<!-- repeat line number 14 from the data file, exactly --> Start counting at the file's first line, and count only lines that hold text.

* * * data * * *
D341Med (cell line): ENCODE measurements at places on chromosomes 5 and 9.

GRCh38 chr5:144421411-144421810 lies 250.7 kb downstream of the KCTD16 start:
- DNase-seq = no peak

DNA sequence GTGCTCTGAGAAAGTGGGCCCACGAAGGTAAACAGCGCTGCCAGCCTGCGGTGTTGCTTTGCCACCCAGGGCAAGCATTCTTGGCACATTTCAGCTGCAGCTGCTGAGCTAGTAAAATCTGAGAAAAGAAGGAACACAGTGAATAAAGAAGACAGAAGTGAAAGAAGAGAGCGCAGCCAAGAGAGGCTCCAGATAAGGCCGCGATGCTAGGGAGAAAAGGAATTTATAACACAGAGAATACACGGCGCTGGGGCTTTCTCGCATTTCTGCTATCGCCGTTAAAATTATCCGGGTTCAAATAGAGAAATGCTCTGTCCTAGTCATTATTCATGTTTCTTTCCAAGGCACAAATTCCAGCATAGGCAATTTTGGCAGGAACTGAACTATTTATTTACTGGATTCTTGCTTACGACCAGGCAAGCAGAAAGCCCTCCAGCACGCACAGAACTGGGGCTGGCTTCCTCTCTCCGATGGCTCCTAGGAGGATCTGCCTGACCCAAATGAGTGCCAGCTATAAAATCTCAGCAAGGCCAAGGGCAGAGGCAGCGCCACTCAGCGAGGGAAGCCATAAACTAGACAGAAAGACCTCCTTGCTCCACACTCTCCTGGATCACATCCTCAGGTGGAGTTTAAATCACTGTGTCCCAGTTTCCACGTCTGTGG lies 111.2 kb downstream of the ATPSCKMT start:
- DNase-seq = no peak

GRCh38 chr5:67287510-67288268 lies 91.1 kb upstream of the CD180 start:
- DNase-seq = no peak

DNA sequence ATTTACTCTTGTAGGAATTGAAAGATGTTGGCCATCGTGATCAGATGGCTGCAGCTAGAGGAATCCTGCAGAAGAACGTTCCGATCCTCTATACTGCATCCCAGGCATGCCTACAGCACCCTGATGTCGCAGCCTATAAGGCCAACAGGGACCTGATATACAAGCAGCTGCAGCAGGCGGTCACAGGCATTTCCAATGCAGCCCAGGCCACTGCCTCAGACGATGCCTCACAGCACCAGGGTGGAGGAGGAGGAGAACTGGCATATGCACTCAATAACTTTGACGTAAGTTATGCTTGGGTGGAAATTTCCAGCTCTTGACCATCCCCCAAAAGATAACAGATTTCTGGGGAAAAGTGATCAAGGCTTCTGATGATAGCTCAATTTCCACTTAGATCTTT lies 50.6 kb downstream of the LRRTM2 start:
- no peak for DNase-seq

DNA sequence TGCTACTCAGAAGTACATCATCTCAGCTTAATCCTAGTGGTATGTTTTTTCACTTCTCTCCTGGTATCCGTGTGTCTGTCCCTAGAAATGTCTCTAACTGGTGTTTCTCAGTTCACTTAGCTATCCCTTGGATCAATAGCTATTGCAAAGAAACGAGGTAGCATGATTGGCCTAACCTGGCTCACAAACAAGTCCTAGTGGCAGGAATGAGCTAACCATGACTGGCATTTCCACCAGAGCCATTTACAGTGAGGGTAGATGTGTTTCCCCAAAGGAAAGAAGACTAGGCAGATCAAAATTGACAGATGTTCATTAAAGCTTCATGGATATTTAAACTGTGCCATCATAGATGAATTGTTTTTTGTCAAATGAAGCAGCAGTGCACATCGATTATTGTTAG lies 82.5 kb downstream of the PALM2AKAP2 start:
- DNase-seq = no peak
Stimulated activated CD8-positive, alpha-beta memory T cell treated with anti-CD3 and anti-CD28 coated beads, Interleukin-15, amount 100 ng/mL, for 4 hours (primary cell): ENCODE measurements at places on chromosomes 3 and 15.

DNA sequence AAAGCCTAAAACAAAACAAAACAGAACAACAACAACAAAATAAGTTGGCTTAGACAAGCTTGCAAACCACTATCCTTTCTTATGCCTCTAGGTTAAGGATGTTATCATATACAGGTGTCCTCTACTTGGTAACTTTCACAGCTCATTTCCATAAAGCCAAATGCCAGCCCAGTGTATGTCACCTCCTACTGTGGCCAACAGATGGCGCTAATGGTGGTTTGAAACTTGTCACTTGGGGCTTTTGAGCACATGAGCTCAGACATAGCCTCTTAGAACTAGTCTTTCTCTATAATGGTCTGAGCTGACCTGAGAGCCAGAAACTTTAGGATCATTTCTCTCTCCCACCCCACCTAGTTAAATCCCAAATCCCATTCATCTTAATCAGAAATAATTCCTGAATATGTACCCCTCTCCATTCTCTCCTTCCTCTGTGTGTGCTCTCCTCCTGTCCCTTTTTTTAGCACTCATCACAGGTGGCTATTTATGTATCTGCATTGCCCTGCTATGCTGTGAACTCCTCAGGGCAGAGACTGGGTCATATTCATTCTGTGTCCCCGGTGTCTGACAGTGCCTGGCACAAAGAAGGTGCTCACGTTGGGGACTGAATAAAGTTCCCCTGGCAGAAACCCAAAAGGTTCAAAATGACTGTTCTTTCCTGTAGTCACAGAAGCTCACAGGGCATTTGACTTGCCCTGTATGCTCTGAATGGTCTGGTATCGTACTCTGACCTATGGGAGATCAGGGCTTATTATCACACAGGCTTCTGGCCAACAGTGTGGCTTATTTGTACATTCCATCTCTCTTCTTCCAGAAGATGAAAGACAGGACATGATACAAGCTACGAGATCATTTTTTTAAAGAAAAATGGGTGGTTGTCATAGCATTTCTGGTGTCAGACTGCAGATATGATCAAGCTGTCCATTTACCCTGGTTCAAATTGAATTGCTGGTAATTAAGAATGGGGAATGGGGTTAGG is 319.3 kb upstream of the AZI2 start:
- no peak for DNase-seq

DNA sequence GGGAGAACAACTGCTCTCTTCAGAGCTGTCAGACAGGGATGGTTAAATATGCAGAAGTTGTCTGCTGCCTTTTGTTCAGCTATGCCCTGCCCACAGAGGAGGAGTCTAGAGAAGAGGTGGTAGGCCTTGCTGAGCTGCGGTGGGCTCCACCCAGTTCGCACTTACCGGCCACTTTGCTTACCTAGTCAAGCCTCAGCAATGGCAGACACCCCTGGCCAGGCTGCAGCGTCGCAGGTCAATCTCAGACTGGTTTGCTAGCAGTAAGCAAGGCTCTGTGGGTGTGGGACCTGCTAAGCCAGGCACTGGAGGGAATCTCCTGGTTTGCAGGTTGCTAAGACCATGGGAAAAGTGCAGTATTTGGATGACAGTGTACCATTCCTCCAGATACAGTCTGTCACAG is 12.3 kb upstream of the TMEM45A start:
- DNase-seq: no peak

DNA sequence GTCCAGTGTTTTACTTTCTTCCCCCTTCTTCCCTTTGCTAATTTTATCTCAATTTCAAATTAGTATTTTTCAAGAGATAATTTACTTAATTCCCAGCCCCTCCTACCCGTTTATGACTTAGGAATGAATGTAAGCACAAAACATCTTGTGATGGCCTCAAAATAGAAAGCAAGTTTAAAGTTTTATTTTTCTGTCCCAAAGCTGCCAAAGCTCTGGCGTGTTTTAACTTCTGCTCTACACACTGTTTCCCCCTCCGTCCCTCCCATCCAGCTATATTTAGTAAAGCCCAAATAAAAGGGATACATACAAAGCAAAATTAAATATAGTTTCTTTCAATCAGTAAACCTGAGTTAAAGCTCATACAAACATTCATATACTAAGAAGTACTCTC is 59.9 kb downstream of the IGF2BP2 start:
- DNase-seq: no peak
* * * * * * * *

- no peak for DNase-seq